Wall of sound

DSCF6743©Geoff Wilkinson

Kathy Taylor explains the story behind Wanstead’s first large-scale mural, a singing nightingale on Nightingale Lane. Photo by Geoff Wilkinson

Back in January 2021, I was dreaming up an idea of a Festival of Nightingales for September on Nightingale Lane, Wanstead as a celebration, a wake and a rallying cry for this wonderful bird. Sadly, due to council Covid restrictions at the time, the idea had to be severely curtailed to last month’s mini festival.

However, in response to my door-to-door leafleting, Mark Clack of Wood Street Walls got in touch to ask if there was suitable wall space for a nightingale mural in the area. A few possibilities were identified and by February we approached Syed Asad Haque of the India Garden restaurant, who was delighted by the idea of having his end wall brightened up, being a fan of the Walthamstow murals. Mark selected one of his artist contacts, Gavin McPhail, who came up with a design that was approved by locals and Syed.

Now we see how a plain wall can be enhanced with design and colour, I am sure there will be a demand to brighten up other Wanstead walls!

The image is of a nightingale, which is a small brown bird with a creamy breast and a pale ring around its eye.

This mysterious, rarely seen bird is best known for its amazing melodious song (celebrated by poets since Homer in 750 BC) rather than its plumage, so the artist has made a depiction of its song prominent in the design.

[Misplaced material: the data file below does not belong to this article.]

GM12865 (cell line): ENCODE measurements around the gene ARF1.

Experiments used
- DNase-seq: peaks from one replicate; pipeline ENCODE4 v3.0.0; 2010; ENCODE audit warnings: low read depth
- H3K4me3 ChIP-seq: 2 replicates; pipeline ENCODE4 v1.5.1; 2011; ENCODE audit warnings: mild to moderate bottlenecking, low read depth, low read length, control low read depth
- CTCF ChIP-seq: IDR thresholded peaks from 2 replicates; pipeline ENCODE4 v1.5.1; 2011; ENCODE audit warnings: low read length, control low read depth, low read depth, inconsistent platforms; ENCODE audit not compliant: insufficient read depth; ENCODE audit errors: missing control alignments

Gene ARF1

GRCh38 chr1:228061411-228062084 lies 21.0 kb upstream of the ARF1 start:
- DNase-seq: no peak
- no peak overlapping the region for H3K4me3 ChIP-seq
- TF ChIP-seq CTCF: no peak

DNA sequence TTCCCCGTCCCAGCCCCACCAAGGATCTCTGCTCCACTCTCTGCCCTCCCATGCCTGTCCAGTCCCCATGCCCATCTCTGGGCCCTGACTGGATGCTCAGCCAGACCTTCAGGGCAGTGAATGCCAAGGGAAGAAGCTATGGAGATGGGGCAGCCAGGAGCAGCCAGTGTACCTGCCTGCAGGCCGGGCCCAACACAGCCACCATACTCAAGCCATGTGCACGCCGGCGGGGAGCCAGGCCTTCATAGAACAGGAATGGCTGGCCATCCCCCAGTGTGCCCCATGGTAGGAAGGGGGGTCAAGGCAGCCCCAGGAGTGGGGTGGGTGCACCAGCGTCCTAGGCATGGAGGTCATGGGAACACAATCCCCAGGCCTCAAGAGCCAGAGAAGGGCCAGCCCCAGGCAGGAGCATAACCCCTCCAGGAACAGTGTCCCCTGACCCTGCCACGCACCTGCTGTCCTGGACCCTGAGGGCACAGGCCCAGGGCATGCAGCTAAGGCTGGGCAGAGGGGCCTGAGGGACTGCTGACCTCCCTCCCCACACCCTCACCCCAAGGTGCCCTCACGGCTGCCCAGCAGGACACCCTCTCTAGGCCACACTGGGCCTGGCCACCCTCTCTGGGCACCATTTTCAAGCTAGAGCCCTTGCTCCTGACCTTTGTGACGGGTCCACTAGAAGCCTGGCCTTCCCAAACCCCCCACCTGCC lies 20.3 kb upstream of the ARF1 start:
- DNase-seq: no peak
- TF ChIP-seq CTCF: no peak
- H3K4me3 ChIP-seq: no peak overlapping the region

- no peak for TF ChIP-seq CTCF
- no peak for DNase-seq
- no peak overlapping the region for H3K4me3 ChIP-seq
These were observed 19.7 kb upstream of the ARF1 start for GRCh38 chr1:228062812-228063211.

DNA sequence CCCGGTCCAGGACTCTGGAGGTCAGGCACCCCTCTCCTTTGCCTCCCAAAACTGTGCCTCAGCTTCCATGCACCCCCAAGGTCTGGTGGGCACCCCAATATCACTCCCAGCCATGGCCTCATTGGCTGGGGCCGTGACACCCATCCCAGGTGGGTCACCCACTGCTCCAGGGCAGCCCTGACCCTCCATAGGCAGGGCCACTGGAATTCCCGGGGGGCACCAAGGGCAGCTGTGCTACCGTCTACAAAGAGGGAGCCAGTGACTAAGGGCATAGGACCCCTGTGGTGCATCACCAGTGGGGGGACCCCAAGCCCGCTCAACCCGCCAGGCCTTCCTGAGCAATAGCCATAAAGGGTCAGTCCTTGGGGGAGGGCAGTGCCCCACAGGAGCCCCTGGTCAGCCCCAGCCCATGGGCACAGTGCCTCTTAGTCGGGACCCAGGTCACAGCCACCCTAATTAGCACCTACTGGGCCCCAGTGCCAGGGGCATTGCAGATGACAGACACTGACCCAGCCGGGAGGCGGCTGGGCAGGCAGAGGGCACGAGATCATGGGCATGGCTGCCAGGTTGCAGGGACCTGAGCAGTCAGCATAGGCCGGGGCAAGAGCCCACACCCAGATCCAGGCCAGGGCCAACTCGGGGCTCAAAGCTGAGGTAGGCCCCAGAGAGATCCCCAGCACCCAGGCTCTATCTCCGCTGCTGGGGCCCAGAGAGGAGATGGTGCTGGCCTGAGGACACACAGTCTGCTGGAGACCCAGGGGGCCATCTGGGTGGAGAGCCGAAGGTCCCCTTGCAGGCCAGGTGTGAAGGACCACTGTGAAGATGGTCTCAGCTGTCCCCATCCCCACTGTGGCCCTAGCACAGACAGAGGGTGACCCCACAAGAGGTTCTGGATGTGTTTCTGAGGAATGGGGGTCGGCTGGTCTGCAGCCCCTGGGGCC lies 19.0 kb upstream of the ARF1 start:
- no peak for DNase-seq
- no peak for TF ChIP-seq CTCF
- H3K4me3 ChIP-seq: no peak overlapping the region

The nightingale is in steep decline in the UK (a 91% dive in numbers since 1967), probably due to climate change and scrub habitat loss (disturbance from industrial farming practices – it nests near the ground – and grazing by muntjac deer both contribute to this). At a talk given by James Heal from the local Wren Wildlife group for the mini festival, attendees were amazed to learn that a nightingale was last heard on Wanstead Flats only this spring! However, this is a rare ‘sighting’ as it would have been passing through, looking for a suitable habitat on return from its winter migration to west Africa (it is thought).

Fishers Green in the Lea Valley is probably the nearest known place that you might hear one in spring at dusk. But what is the answer to the question: “Would there ever have been nightingales nesting in Wanstead?” There is a record of someone catching 34 birds in 1858 in Leytonstone, so almost undoubtedly, the answer is yes.

Thankfully, we no longer trap nightingales, even if we could find 34 of them! They are the canaries in the coal mine, an indicator of the drastic decline in our biodiversity and many of our much-loved songbird populations, including turtle doves and, locally, skylarks.

How can you help the nightingales? Campaign for better farming practices and more rewilding projects, find out how your food is produced and influence things via your spending power.

For more information on the Wren Wildlife Group, visit wnstd.com/wren

For more information on Wood Street Walls, visit wnstd.com/wsw